Thursday, September 10, 2009

Roasting Green Chile Peppers

HERE is an article I wrote on kitchen appliances for the current issue of Costco Connection magazine. Thank you so much to gracious food bloggers Kalyn and Joe for letting me interview them on their favorite gadgets. I'm working on a list of all of my freelance food articles that are available for reading online - I'm waiting for Vegetarian Journal to put this year's articles online as I did a raw southwestern cuisine article with some recipes I really liked.


We've received green chiles the last three weeks from our CSA. Although some other types of peppers can be used without removing the peel, our beautiful New Mexico green chiles usually need to be roasted as the skins are pretty tough.

The best way to do this is in a commercial chile roaster where the chiles are constantly moving and the flames are intense. Most people don't have access to these chile roasters but believe it or not you can buy your own roaster. The second best way is to do this is with a gas range - just place the chiles right on the grates. I just have a electric coil range so I put the chiles directly on the coils. You can also use a broiler, an indoor or outdoor grill, or even a cast iron pan. (I also use the method shown here to roast poblanos and jalapenos.)

To roast chiles, buy the meatiest, thickest chiles you can find. Start by piercing a hole in all your chiles with a sharp knife to let the steam escape. Next turn on the range hood and get as much ventilation in your kitchen as possible. Put a few of your green chiles directly on the source of your heat. In my case I roast them on medium-high heat directly on the electric coils of my stove as seen above.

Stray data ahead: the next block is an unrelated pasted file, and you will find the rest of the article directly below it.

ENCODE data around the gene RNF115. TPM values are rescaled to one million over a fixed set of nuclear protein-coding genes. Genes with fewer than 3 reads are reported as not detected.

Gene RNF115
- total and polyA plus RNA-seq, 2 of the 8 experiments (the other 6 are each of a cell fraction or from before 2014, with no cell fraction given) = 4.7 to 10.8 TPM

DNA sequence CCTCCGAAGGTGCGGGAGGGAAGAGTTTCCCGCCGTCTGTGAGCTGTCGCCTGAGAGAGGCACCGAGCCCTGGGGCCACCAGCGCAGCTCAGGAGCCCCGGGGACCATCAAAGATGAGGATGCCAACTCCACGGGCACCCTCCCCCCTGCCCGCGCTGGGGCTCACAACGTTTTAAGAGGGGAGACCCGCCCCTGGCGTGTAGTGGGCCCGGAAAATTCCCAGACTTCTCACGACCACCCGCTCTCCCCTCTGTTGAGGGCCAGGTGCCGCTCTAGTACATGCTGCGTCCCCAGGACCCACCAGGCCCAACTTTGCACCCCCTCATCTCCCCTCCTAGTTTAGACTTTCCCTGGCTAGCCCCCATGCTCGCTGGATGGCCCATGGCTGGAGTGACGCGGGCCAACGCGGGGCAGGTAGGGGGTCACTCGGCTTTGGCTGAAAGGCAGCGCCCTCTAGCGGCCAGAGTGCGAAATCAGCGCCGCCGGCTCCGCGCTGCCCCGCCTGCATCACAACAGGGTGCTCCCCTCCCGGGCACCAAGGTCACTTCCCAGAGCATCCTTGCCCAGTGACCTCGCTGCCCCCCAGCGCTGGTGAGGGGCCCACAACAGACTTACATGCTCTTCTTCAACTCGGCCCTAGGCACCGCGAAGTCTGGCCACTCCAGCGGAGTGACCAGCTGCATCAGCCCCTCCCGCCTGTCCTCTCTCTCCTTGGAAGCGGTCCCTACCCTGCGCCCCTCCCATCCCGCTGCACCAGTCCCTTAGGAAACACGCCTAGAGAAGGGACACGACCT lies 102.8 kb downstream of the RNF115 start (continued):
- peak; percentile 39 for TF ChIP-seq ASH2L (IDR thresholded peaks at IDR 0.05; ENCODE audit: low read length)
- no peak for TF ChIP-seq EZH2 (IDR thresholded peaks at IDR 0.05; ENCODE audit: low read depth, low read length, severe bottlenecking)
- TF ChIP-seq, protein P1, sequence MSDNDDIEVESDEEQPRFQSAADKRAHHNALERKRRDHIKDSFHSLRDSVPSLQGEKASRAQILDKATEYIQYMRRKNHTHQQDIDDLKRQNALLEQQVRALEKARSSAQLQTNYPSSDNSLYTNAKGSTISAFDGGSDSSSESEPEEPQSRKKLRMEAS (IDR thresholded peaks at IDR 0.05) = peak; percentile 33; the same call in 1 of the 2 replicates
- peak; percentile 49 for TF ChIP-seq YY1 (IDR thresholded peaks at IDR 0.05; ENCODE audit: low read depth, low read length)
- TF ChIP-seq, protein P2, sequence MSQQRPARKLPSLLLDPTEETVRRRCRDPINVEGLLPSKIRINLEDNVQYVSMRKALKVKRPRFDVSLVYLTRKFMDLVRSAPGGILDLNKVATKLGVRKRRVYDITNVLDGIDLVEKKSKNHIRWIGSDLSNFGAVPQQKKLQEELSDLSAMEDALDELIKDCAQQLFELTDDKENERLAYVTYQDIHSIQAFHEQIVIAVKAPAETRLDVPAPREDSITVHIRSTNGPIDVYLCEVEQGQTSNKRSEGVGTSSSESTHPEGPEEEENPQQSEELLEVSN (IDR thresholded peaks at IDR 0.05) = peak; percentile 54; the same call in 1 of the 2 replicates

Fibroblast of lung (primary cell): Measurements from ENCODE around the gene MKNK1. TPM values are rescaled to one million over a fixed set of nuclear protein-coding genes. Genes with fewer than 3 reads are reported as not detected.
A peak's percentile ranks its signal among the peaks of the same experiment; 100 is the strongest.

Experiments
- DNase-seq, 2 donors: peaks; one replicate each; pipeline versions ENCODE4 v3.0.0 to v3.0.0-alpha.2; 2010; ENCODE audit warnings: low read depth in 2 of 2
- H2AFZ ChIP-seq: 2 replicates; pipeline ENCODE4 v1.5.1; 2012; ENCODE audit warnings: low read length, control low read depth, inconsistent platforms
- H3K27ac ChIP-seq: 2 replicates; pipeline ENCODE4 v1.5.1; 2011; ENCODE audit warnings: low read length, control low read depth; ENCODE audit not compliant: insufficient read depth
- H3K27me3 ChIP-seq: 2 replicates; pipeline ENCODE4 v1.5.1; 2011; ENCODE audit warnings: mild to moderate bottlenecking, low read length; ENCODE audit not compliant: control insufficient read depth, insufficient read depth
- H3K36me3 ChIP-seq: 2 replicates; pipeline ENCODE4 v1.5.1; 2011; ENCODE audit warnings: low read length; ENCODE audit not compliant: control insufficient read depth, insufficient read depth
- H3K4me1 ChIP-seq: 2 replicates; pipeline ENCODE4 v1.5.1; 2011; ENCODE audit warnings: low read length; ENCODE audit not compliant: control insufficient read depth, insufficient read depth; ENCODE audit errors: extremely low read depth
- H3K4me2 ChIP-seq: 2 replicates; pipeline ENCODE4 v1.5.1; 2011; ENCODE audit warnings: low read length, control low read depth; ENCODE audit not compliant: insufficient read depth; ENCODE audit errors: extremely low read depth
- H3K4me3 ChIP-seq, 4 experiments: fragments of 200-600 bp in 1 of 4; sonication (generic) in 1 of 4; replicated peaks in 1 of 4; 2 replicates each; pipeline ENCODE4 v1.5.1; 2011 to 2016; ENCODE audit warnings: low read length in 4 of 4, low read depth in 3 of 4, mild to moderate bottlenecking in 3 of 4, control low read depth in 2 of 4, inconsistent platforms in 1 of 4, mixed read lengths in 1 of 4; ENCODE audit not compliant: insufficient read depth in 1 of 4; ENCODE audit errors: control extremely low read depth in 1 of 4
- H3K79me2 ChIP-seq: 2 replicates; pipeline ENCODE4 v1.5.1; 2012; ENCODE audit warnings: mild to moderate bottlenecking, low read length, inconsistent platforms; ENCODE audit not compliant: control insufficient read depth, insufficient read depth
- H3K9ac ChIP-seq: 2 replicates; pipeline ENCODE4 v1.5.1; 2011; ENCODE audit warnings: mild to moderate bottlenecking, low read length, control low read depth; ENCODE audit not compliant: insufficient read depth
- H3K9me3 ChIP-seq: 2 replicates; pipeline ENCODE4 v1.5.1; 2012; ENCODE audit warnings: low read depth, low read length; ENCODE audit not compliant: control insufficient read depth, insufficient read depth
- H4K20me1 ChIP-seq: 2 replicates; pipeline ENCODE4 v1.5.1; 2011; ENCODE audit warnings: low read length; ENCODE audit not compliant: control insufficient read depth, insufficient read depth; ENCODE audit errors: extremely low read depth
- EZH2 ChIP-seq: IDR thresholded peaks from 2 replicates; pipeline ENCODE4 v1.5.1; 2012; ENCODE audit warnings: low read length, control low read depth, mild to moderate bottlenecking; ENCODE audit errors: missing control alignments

If the heat is too low you'll end with just parts of the chile roasted and it will be nearly impossible to peel the chile. Don't worry too much about burning them - a little charring is good and the only time I've experienced a chile that was truly burnt is when a chile pepper gets wedged into the commercial chile roaster and the very tip burns. The key to roasting chiles is to keep moving the chiles around to get them roasted all over. Unfortunately most chiles aren't perfectly flat but once you've roasted them on one side they become more pliable so you can use your tongs to flatten them out to char as much as possible of the chile. Do this gently so as not to tear the chiles, especially if you want to keep them whole for stuffing. Enjoy this part of the process as the aroma of roasting green chiles is one of the best things in the world!

Once the chile has been roasted evenly all over (or as much as possible), put it in a covered container for an hour or so. The heat from the chiles will help loosen the skin even further. The photo above shows the chiles after they've steamed further in the covered container. You can see that skin is wrinkled even in parts of the chile that are not charred - that means the chile will be easy to peel. Once they've all cooled, you can put them in ziplock bags for the freezer skins and all. Just thaw when you're ready to use them.

When ready to use your chiles gently remove the blackened peel from each chile. You'll be tempted to do this under running water for speed but you'll get the best flavor if you don't rinse them. I just use my fingers to peel them but some cooks do this with a paring knife.

Food of the gods.


Erin said...

I thought I was doomed when I moved and lost my gas range to an electric one, but I never considered roasting peppers right on an electric burner. Genius! I will definitely try this sometime, thanks for the tip.

KAnn said...

Great information, Nanette. I have just been purchasing mine already roasted at Whole Foods.

Kalyn said...

Thanks again for interviewing me, it was great fun. I'm experimenting with roasting chiles on a gas grill, I agree that they're delicious!

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